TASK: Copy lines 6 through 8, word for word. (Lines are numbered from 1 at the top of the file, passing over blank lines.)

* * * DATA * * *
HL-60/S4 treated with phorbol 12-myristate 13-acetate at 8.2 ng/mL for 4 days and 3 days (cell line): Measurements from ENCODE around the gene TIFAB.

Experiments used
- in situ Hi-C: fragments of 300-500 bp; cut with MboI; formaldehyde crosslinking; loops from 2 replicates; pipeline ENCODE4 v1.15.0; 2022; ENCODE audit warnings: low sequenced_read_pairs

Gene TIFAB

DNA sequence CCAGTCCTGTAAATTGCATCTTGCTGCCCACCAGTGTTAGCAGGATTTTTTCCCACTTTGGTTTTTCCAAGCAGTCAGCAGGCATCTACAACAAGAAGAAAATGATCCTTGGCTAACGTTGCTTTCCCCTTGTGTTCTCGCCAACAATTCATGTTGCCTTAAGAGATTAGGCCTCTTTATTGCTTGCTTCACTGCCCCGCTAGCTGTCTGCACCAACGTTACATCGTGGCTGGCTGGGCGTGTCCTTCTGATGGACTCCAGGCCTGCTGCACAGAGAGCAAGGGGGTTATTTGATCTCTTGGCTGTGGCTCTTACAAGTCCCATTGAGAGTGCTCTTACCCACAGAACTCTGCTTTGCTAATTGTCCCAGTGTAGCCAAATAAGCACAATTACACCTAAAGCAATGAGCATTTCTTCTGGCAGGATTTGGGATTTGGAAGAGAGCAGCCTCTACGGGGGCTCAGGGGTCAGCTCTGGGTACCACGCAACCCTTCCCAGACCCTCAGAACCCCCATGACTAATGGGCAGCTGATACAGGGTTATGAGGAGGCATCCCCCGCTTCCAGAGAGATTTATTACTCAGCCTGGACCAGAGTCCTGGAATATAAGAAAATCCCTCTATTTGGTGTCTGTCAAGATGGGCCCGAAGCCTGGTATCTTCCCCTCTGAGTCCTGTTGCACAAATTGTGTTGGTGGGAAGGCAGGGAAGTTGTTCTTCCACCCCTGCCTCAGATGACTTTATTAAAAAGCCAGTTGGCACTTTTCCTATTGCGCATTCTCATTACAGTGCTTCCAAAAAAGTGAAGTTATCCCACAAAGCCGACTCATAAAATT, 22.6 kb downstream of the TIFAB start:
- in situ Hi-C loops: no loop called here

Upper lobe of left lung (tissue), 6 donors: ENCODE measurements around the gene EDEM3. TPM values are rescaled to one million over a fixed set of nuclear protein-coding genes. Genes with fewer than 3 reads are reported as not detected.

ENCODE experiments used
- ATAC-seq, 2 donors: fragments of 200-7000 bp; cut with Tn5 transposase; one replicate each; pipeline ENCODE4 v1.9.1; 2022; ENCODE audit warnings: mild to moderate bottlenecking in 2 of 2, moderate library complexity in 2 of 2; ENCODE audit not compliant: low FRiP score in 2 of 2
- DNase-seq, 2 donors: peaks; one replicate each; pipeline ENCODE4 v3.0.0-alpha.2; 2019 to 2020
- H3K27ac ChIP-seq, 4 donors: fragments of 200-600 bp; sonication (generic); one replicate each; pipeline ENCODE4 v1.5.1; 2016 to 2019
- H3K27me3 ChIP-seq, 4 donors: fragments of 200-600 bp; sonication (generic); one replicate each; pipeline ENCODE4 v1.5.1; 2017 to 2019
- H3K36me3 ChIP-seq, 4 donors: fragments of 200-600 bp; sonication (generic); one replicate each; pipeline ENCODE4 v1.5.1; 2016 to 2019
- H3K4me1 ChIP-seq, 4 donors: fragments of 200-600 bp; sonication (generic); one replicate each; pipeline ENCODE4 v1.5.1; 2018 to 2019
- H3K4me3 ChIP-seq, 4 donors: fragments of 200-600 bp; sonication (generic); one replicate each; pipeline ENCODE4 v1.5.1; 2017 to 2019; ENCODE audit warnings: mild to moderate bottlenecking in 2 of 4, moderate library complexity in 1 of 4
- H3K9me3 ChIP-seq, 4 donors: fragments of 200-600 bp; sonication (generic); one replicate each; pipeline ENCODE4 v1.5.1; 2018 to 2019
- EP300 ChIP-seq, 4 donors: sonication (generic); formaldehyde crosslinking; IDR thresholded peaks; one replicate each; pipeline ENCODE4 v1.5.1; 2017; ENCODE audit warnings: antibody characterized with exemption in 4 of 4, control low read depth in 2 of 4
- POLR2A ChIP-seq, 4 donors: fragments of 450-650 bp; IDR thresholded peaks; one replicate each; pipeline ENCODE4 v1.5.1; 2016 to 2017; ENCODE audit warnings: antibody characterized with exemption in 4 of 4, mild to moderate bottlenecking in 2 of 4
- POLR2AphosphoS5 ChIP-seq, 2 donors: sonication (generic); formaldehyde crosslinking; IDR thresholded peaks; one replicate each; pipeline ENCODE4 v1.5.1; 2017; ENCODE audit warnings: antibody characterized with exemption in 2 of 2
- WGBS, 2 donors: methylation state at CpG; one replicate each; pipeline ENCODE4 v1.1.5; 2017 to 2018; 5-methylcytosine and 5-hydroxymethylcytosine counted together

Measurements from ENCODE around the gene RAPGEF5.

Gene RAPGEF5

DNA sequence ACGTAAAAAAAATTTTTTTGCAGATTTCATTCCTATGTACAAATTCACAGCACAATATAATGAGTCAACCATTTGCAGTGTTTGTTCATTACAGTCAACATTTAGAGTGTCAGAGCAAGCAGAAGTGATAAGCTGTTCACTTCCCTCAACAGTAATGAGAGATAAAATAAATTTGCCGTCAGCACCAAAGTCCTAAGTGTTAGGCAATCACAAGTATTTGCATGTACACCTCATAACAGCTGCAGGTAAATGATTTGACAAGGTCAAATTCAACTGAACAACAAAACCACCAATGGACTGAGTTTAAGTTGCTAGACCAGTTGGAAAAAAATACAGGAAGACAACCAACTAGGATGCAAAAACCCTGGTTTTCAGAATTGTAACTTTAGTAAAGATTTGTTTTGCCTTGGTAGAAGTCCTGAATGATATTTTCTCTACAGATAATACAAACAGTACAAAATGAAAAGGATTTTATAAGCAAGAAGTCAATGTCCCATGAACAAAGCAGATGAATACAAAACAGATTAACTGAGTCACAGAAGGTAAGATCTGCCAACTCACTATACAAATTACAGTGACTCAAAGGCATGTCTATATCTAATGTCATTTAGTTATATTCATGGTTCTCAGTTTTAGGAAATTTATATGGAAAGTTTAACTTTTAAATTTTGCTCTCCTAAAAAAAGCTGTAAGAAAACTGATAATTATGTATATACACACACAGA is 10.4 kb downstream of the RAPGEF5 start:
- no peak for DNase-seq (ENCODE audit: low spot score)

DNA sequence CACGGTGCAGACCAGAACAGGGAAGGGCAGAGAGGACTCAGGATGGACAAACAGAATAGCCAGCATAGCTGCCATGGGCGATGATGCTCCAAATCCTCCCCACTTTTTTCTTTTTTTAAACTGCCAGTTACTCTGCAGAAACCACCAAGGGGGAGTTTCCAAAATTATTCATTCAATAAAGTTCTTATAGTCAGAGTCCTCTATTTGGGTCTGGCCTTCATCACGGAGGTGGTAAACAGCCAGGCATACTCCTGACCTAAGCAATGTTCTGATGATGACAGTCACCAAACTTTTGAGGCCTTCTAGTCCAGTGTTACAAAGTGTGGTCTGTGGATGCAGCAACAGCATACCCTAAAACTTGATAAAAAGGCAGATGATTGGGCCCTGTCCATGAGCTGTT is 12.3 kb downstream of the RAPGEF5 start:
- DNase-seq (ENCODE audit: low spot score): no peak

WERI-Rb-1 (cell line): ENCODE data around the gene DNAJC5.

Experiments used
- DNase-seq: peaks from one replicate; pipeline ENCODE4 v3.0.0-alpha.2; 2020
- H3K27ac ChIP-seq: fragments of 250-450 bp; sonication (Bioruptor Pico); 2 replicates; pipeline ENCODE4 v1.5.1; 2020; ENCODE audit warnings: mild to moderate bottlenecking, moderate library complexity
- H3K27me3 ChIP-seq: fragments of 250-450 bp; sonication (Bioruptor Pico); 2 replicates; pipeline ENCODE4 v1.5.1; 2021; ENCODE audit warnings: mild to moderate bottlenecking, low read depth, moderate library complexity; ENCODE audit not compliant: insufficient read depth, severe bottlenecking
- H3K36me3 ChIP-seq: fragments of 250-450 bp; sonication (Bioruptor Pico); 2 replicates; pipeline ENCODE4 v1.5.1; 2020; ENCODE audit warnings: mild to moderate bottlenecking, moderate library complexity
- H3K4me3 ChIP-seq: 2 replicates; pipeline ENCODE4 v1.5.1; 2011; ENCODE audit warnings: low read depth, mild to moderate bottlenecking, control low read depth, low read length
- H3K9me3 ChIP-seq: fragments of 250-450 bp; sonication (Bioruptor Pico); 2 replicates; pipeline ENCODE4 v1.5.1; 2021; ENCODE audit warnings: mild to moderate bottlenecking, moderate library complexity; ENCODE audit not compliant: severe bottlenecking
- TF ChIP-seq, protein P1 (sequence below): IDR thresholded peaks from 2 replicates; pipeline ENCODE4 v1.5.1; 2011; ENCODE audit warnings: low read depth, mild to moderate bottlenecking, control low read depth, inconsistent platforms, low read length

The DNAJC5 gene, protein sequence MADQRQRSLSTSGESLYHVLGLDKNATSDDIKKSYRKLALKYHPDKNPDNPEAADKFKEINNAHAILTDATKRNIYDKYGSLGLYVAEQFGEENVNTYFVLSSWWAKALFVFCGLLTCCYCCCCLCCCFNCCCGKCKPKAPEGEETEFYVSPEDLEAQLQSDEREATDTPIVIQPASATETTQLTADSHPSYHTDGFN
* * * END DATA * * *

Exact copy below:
- in situ Hi-C loops: no loop called here

Upper lobe of left lung (tissue), 6 donors: ENCODE measurements around the gene EDEM3. TPM values are rescaled to one million over a fixed set of nuclear protein-coding genes. Genes with fewer than 3 reads are reported as not detected.

ENCODE experiments used